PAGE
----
I'm reminded of these preservation societies which seem to be especially prevalent here in the northeast US which go out of their way to get every last minor structure designated as a historical landmark, often to the detriment of beneficial development projects. A couple of years ago this whole area of a city in my area was cleared out, except for this single multi-family home. I'd drive by on the highway and see this huge open field in the middle of which sat this lone dilapidated house. It turns out that some early baseball player was either born there or had grown up there for a few years and one of these groups all of a sudden got it in their heads that they needed to protect the house and force the city to restore it. No one had given a crap about it for all the years it sat there or had suggested doing anything with it until the time had come to tear it down. The fight to protect it dragged on for at least a year. All this effort to preserve an insignificant historical footnote. They finally lost, but by then it was a moot point as the city was facing so many other issues that this redevelopment project hasn't yet gone through.

Most of the internet isn't worth preserving and what has been preserved, in all kinds of media, should paint a very clear picture of the content of the internet over the years. And often what is considered historical significant is different looking back compared to people living through that time. This is especially true with pop culture. Every little thing is the most important thing in the universe until it's forgotten two weeks later.

Re:Not all of it is worth saving. (1)

Locklin (1074657) | more than 4 years ago | (#31273266)

I'm sure noone in the mid 19th century would have considered the gardening notes of some priest at a monestary in Brno would be something to hang onto.

I Don't miss the 90's (1)

Dishevel (1105119) | more than 4 years ago | (#31273126)

When bold 48pt yellow text on red background flashing banners were on every website. When AOL opened the flood gates to the internet for the stupid. When spammers thought they were cool.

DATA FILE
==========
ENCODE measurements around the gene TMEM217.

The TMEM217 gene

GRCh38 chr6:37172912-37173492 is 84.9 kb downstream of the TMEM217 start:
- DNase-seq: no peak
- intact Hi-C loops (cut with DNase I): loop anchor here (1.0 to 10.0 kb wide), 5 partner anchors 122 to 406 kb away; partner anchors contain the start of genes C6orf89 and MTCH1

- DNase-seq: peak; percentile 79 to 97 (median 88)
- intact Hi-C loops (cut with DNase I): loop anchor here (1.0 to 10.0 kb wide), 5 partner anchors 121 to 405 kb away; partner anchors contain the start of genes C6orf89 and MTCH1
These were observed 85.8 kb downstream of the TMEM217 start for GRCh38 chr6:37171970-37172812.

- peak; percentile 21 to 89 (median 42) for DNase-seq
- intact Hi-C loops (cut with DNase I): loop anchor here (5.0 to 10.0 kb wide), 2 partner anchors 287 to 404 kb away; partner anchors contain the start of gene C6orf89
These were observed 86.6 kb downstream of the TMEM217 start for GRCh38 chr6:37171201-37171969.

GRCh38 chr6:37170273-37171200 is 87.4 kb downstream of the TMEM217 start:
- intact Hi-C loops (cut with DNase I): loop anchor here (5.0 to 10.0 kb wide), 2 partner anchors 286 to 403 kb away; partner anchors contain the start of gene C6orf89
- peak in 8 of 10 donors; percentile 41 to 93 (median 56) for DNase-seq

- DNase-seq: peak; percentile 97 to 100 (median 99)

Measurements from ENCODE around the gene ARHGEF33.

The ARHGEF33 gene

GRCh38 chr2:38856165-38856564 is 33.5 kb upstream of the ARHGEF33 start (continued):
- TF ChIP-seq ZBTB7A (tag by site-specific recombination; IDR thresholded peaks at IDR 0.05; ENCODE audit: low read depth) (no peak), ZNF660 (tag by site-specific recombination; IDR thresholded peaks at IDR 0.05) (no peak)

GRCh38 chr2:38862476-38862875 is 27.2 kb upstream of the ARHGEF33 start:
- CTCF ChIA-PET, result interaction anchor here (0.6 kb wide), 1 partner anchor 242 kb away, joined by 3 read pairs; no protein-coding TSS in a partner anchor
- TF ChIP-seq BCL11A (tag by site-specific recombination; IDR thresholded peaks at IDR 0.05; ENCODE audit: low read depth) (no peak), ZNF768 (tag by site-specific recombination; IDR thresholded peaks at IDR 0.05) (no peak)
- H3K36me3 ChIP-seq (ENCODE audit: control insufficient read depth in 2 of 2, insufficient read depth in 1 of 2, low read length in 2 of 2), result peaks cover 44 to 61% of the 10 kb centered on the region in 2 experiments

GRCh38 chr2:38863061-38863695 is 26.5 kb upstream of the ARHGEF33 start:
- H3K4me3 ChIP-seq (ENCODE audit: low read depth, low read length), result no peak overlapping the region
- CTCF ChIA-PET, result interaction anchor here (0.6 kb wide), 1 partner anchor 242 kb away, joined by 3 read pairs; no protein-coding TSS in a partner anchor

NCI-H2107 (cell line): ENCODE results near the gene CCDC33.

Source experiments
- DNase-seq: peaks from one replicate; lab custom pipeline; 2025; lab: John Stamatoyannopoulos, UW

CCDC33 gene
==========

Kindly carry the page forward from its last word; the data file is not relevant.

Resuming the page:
We have nothing better to worry about. (1)

newdsfornerds (899401) | more than 4 years ago | (#31273140)

Save the Internets of yore!
NPLZ. Why was this posted?

What's a webpage? (2, Interesting)

Spy der Mann (805235) | more than 4 years ago | (#31273512)

Seriously. In the 90's, in the era where free webpages were hosted at Xoom, Angelfire and Geocities, the trend was static content (php pages for free, huh? Yeah, right), and there was a ton of webpages dedicated to a myriad of topics. People had to maintain their webpages by adding articles which were available through a series of navigational menus.

Then, everything changed. Webpages were replaced with disorganized blogs where people just complained about their lives. But some people got the right idea and began making specialized blogs about topics. Then the trend switched to news and editorials instead of static content, and wikis took the place traditional webpages used to occupy.

As of today, there are no personal webpages anymore. Everything's conglomerated in social networks, forums, wikis and specialized blogs. The era of webpages is now gone.

Just repurpose some of those cameras (0)

Anonymous Coward | more than 4 years ago | (#31273706)

Point them into homes and at computer screens.

I remember those days (1)

93 Escort Wagon (326346) | more than 4 years ago | (#31273822)